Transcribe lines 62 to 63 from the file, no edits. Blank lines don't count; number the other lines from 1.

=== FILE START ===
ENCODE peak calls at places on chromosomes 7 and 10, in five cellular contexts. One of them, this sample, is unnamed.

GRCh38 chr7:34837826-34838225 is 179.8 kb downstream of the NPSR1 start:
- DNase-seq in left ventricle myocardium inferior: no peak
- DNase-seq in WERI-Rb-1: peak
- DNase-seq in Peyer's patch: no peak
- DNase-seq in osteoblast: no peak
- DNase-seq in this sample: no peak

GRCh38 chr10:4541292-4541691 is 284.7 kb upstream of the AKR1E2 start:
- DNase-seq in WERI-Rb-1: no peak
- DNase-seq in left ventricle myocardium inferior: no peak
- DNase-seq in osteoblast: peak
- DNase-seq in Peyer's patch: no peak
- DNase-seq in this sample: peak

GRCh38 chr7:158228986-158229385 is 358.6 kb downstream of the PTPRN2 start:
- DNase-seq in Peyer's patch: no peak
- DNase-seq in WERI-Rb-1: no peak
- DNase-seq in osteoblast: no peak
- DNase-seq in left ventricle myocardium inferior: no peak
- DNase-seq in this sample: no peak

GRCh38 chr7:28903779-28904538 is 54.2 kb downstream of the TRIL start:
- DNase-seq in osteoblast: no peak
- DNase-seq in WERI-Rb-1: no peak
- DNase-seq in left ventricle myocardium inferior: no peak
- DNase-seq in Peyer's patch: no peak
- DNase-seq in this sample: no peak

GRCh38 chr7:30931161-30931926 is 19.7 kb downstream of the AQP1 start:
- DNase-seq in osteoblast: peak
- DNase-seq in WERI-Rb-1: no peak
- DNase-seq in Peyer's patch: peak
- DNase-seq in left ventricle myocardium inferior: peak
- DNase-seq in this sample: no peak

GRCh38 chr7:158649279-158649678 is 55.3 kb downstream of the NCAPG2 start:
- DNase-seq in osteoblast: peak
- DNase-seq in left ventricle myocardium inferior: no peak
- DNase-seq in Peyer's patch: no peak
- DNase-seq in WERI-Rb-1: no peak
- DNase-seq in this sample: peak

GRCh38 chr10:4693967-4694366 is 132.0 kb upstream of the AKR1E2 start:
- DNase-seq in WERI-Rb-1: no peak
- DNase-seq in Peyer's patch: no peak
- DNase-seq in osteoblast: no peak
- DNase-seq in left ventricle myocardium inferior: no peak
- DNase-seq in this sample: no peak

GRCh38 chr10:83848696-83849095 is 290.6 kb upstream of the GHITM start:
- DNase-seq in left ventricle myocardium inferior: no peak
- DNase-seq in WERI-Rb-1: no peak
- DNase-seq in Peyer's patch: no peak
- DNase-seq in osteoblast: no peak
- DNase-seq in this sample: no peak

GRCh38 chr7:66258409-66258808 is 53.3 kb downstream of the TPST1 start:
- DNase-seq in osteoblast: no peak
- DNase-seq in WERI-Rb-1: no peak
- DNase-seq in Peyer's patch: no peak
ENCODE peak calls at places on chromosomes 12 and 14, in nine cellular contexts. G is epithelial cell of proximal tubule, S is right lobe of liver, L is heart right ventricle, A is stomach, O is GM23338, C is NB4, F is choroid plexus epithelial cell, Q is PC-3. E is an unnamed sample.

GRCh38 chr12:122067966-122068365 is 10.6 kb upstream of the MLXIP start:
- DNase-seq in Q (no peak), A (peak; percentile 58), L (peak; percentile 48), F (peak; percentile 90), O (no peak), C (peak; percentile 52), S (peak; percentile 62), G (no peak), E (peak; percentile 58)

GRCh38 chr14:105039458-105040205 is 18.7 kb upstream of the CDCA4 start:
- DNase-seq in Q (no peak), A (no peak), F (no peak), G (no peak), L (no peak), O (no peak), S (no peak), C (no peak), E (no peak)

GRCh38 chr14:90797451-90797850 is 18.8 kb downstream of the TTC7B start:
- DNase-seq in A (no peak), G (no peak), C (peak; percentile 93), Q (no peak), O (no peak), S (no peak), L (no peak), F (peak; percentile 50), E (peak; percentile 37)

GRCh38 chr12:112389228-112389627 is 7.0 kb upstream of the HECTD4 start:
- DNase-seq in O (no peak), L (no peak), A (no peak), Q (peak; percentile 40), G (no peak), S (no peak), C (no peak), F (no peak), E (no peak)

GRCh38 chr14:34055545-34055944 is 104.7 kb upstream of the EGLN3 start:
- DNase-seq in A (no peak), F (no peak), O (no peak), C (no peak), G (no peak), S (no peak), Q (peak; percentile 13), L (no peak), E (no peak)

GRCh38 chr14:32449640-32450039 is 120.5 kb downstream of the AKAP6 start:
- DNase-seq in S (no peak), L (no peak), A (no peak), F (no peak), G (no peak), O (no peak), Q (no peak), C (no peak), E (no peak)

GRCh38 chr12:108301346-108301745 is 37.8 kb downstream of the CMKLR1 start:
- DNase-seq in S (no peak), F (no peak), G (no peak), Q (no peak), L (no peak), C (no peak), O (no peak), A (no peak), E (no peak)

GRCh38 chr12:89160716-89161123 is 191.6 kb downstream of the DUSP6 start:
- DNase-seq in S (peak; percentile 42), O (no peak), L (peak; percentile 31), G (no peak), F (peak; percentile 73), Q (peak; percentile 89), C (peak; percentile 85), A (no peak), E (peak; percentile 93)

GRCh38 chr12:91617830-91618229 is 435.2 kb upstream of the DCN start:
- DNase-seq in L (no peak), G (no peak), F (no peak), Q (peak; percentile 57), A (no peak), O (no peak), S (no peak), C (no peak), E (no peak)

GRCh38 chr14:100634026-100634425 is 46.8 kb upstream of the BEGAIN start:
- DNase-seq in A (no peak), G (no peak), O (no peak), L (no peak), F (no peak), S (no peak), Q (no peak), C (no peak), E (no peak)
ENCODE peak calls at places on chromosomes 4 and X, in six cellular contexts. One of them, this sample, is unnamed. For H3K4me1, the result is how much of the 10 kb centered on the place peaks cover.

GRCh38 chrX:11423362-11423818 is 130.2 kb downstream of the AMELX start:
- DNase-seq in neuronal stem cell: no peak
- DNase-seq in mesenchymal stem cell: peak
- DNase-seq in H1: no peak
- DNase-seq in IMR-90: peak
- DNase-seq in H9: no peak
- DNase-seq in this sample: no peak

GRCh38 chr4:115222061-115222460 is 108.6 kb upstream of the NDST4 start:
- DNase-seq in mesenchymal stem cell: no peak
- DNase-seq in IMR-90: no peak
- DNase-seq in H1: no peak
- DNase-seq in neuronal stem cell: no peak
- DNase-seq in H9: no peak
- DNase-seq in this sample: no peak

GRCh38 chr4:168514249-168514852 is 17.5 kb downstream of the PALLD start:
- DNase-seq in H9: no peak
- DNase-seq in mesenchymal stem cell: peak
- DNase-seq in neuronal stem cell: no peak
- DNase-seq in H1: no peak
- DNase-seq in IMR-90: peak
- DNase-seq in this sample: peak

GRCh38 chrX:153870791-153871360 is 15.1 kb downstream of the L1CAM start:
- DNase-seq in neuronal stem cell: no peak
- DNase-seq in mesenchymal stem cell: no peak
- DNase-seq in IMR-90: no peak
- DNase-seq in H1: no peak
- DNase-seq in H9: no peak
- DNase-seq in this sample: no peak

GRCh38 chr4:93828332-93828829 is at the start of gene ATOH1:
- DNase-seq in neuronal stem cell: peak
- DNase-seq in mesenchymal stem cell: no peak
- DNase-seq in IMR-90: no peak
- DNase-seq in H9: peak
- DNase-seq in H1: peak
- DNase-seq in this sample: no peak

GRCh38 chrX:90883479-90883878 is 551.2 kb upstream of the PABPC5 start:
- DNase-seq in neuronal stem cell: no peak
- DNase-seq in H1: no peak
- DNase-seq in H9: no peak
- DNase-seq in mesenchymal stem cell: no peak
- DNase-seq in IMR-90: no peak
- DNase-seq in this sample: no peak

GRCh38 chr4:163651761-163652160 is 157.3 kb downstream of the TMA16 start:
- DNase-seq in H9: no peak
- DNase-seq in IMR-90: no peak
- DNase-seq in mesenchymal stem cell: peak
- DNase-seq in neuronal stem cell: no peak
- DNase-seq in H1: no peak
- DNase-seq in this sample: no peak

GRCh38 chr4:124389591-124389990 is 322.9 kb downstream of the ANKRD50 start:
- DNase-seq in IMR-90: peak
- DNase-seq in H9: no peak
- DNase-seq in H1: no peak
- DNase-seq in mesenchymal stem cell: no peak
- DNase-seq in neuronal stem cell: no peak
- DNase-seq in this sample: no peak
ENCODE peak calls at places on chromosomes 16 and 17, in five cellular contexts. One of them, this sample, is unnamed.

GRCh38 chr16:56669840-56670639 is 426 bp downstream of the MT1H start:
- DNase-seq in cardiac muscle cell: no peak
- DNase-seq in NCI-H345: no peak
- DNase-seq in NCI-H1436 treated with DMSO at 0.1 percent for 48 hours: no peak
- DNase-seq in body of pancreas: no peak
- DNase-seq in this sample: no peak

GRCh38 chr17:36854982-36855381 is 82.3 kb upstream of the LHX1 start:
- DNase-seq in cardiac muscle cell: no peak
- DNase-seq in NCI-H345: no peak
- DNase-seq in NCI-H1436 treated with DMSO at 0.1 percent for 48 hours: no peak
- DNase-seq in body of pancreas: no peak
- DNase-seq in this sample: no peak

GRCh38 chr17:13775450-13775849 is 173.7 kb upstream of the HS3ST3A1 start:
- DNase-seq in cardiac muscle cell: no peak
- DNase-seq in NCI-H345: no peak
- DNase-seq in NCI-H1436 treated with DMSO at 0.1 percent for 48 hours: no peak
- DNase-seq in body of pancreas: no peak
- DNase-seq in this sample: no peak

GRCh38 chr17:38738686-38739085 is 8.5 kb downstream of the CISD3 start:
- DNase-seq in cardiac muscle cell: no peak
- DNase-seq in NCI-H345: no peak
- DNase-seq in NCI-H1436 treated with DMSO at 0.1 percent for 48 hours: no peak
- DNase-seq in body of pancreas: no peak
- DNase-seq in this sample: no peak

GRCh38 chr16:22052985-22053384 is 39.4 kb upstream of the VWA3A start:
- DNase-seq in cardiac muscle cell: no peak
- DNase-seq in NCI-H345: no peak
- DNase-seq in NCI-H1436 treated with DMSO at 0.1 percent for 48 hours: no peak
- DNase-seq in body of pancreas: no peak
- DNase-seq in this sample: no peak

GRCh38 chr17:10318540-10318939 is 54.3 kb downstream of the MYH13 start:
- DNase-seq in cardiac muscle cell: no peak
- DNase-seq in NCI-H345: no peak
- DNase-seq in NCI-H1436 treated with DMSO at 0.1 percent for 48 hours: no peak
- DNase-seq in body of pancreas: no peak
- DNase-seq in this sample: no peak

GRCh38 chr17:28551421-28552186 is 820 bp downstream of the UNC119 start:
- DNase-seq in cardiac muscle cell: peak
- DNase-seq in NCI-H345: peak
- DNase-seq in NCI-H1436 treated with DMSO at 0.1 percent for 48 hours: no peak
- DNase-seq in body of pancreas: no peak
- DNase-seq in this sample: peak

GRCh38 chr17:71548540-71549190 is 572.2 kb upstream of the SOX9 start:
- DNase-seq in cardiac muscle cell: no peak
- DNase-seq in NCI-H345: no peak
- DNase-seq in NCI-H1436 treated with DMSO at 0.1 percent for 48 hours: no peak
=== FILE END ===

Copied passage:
- DNase-seq in O (no peak), L (no peak), A (no peak), Q (peak; percentile 40), G (no peak), S (no peak), C (no peak), F (no peak), E (no peak)

GRCh38 chr14:34055545-34055944 is 104.7 kb upstream of the EGLN3 start: